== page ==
Posted By
Greg Giles Director of MES RedViking Plymouth, MI

Coping with Customization

PostedMonday, November 20,2017 at 8:30 AM

Coping with Customization

RedViking recently partnered with an automaker that needed to add more models and styles to its production line without increasing floor space. The company’s assembly line was already overcrowded with parts and the addition of new variations seemed almost impossible. Operators were frustrated with time wasted searching for parts and managers needed to eliminate line interruptions caused by part shortages.

It was critical for them to have a better method of delivering parts to the line, sequencing them for installation, and verifying proper placement.

To solve this problem, we first worked with the company to create a sequencing system for better control over their lineside part supply. Using vehicle build schedules and component data, parts are now organized for a constant just-in-time inventory.

Off the line, part supply staff uses handheld scanners with bar code and RFID systems to scan and stagger or reverse order parts on racks before delivering them to the assembly line. Sequencing instructions are automatically updated based on real-time production schedules, and information is constantly communicated to the part supply team.

An automated real-time sequencing system significantly reduced the amount of lineside space required for part storage. Operator walk paths were improved and production slowdowns were significantly reduced.

Optimized Inventory & Work Space
Another part of the problem was the fact that all part kits were located beside the line and part storage overcrowded the floor. Infrequently used parts took up valuable space. Excess ordering occurred when parts went unnoticed in remote areas of the plant.

Using two types of kitting systems proved to be the answer. For both systems, part supply teams scan and place necessary parts for a model build into a container and then sequence them according to the production schedule.

Next to the line, stationary kits contain parts common to virtually every vehicle. Station HMIs direct the operators to their next part selection. Each station’s lineside kitting system is structured around its process and may include start and stop sequence lights, a printed parts list, or light indicators on each bin. Visual instruction is provided for each step.

Each station’s lineside kitting system is structured around its process and may include start and stop sequence lights, a printed parts list, or light indicators on each bin.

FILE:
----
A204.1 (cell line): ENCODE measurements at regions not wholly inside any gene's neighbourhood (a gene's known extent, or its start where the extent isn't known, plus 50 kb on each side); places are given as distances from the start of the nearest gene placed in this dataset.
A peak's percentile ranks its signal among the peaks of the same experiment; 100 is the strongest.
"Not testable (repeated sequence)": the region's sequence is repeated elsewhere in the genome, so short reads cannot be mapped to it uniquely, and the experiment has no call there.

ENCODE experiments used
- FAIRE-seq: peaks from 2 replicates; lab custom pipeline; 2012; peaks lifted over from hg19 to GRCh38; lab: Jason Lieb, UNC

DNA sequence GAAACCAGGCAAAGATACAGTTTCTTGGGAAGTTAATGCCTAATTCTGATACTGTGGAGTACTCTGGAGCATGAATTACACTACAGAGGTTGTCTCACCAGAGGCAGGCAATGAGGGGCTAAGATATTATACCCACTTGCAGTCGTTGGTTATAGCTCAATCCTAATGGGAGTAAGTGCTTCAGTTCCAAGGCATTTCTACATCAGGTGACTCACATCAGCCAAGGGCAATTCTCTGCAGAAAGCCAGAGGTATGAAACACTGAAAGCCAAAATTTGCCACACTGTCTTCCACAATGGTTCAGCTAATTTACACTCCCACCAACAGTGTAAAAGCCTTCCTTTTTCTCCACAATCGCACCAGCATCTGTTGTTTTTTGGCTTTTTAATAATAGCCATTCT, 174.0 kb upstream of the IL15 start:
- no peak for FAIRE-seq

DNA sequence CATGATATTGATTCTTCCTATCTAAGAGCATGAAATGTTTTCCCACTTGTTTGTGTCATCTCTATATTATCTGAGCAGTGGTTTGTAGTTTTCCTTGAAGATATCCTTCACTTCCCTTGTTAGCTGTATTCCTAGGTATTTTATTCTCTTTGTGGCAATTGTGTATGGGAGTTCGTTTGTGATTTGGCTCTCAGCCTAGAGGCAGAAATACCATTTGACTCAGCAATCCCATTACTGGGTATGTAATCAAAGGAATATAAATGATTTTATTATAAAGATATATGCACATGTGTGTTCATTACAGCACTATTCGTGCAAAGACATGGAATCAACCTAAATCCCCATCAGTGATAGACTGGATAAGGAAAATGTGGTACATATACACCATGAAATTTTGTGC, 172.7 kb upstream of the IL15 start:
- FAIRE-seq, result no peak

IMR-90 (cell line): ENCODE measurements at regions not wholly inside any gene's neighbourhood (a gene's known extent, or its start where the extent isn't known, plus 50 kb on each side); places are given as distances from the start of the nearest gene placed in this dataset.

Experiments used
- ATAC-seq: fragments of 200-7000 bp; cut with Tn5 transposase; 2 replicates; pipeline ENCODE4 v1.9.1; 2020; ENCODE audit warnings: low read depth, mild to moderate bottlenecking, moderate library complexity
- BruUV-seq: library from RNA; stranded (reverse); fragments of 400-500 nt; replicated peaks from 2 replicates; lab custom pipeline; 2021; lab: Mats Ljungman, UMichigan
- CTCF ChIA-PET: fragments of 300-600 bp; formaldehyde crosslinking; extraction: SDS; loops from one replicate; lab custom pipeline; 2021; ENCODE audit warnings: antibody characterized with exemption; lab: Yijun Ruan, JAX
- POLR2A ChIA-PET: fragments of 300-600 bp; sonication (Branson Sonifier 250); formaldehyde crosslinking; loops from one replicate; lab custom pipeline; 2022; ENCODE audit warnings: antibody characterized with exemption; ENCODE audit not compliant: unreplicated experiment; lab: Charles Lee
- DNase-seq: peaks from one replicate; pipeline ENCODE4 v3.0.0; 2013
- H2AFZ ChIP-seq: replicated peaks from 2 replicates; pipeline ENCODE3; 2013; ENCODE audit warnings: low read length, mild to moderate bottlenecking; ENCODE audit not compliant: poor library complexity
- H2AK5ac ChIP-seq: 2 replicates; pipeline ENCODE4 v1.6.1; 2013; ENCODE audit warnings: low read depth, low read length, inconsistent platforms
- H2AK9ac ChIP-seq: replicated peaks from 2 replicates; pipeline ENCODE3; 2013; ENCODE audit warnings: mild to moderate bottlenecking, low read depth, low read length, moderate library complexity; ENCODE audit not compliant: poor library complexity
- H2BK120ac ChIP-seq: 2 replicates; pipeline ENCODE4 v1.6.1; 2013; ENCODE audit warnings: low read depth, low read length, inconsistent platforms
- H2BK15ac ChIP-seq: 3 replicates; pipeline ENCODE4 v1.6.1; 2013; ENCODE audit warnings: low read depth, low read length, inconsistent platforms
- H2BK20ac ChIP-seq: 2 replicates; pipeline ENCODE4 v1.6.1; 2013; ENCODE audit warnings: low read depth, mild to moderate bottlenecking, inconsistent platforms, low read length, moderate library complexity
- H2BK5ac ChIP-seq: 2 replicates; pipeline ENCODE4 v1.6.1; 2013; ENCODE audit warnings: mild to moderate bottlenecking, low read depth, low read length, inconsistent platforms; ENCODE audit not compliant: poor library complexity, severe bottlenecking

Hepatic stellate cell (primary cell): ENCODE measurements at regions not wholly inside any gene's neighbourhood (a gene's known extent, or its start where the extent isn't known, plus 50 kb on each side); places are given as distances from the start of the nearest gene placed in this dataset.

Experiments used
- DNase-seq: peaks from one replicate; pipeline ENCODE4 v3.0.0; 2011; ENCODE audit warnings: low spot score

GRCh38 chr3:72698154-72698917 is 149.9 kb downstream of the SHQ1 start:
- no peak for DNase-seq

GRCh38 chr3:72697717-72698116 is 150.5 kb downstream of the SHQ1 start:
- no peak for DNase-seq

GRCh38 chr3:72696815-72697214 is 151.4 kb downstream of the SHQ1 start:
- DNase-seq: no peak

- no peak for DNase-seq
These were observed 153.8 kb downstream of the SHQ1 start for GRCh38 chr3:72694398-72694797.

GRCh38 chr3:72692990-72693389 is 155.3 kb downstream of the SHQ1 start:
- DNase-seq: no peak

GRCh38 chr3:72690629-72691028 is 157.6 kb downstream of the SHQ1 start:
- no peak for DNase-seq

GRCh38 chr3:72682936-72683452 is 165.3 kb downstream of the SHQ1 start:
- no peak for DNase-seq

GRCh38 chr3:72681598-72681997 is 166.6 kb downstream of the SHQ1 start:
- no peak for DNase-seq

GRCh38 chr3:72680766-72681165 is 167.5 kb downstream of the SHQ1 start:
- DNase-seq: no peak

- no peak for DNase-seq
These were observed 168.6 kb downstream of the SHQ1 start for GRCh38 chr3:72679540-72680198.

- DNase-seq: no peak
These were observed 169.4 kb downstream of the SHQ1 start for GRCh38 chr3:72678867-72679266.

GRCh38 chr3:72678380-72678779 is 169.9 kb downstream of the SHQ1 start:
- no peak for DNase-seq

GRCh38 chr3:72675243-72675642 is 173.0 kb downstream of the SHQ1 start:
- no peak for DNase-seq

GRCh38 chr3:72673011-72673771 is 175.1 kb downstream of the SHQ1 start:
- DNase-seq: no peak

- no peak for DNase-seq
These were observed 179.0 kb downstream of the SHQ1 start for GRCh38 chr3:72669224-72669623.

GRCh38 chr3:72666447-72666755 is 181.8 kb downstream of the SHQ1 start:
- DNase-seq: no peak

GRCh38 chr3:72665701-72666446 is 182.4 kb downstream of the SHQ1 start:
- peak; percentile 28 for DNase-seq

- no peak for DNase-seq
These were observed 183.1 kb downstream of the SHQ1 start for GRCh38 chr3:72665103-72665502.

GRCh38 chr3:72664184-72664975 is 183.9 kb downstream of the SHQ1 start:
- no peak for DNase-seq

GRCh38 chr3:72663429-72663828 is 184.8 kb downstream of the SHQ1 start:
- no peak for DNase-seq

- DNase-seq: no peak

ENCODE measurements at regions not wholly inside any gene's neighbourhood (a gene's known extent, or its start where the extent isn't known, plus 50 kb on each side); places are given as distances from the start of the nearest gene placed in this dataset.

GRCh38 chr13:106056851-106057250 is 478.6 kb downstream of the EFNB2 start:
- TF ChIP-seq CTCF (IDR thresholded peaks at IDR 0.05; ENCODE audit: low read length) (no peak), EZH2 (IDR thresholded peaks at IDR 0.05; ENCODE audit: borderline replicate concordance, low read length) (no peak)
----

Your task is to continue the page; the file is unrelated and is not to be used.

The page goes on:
The second type of part supply is a ride-along kit with reverse sequenced parts for unique assemblies. Keeping these parts in a ride along kit means that infrequently used parts don’t take up unnecessary floor space, but travel on the vehicle floor throughout the build.

With stationary and mobile part kitting added to sequencing, operator efficiency improved further and product quality was enhanced.

Integrated Error Proofing
Finally, automated error proofing systems were integrated to further ensure part availability, proper selection and accurate placement. The system enables off-line part pickers to prevent shutdowns due to part shortages, as light indicators now notify them of low part inventory or improper bin placement. On the line, automated torque measurement and vision inspection systems check for incorrectly placed or absent parts.

The resulting part placement error proofing data is now integrated with final end of line inspection and becomes part of each vehicle’s birth history.

We incorporated these systems with the auto supplier’s network to communicate plant-wide through Andon boards, web clients and handheld devices.

 

Greg Giles is the executive director of MES for RedViking, specializing in automated error-proofing, kitting and sequencing systems. RedViking is a member of the Control System Integrators Association. Visit RedViking’s profile on The Industrial Exchange.

Filed Under Automotive RFID Assembly Factory Floor Automation Automated Assembly/Work in Process